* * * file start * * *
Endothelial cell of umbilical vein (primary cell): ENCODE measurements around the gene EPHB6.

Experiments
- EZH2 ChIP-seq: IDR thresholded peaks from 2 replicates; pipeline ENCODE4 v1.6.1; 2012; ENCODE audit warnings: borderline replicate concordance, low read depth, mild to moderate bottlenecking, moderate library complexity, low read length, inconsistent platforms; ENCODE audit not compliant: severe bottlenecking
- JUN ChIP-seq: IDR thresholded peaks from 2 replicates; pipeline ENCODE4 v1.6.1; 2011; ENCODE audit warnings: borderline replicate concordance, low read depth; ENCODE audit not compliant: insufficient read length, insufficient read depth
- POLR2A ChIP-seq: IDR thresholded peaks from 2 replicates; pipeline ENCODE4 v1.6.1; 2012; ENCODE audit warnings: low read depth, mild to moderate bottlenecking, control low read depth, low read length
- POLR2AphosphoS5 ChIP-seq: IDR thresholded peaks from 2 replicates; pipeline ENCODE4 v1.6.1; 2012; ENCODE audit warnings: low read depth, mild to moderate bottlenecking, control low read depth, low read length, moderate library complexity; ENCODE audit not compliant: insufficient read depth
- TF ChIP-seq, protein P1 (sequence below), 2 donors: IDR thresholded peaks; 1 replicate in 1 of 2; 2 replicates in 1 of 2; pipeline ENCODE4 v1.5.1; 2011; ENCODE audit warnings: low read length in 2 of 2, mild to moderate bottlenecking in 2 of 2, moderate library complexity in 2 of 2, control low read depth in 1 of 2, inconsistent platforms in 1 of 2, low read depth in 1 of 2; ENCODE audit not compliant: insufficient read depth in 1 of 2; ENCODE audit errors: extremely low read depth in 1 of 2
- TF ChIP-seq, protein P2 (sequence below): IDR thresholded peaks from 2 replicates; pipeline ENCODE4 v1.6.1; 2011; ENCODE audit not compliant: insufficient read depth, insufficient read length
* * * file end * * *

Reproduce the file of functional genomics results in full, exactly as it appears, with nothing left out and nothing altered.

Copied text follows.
Endothelial cell of umbilical vein (primary cell): ENCODE measurements around the gene EPHB6.

Experiments
- EZH2 ChIP-seq: IDR thresholded peaks from 2 replicates; pipeline ENCODE4 v1.6.1; 2012; ENCODE audit warnings: borderline replicate concordance, low read depth, mild to moderate bottlenecking, moderate library complexity, low read length, inconsistent platforms; ENCODE audit not compliant: severe bottlenecking
- JUN ChIP-seq: IDR thresholded peaks from 2 replicates; pipeline ENCODE4 v1.6.1; 2011; ENCODE audit warnings: borderline replicate concordance, low read depth; ENCODE audit not compliant: insufficient read length, insufficient read depth
- POLR2A ChIP-seq: IDR thresholded peaks from 2 replicates; pipeline ENCODE4 v1.6.1; 2012; ENCODE audit warnings: low read depth, mild to moderate bottlenecking, control low read depth, low read length
- POLR2AphosphoS5 ChIP-seq: IDR thresholded peaks from 2 replicates; pipeline ENCODE4 v1.6.1; 2012; ENCODE audit warnings: low read depth, mild to moderate bottlenecking, control low read depth, low read length, moderate library complexity; ENCODE audit not compliant: insufficient read depth
- TF ChIP-seq, protein P1 (sequence below), 2 donors: IDR thresholded peaks; 1 replicate in 1 of 2; 2 replicates in 1 of 2; pipeline ENCODE4 v1.5.1; 2011; ENCODE audit warnings: low read length in 2 of 2, mild to moderate bottlenecking in 2 of 2, moderate library complexity in 2 of 2, control low read depth in 1 of 2, inconsistent platforms in 1 of 2, low read depth in 1 of 2; ENCODE audit not compliant: insufficient read depth in 1 of 2; ENCODE audit errors: extremely low read depth in 1 of 2
- TF ChIP-seq, protein P2 (sequence below): IDR thresholded peaks from 2 replicates; pipeline ENCODE4 v1.6.1; 2011; ENCODE audit not compliant: insufficient read depth, insufficient read length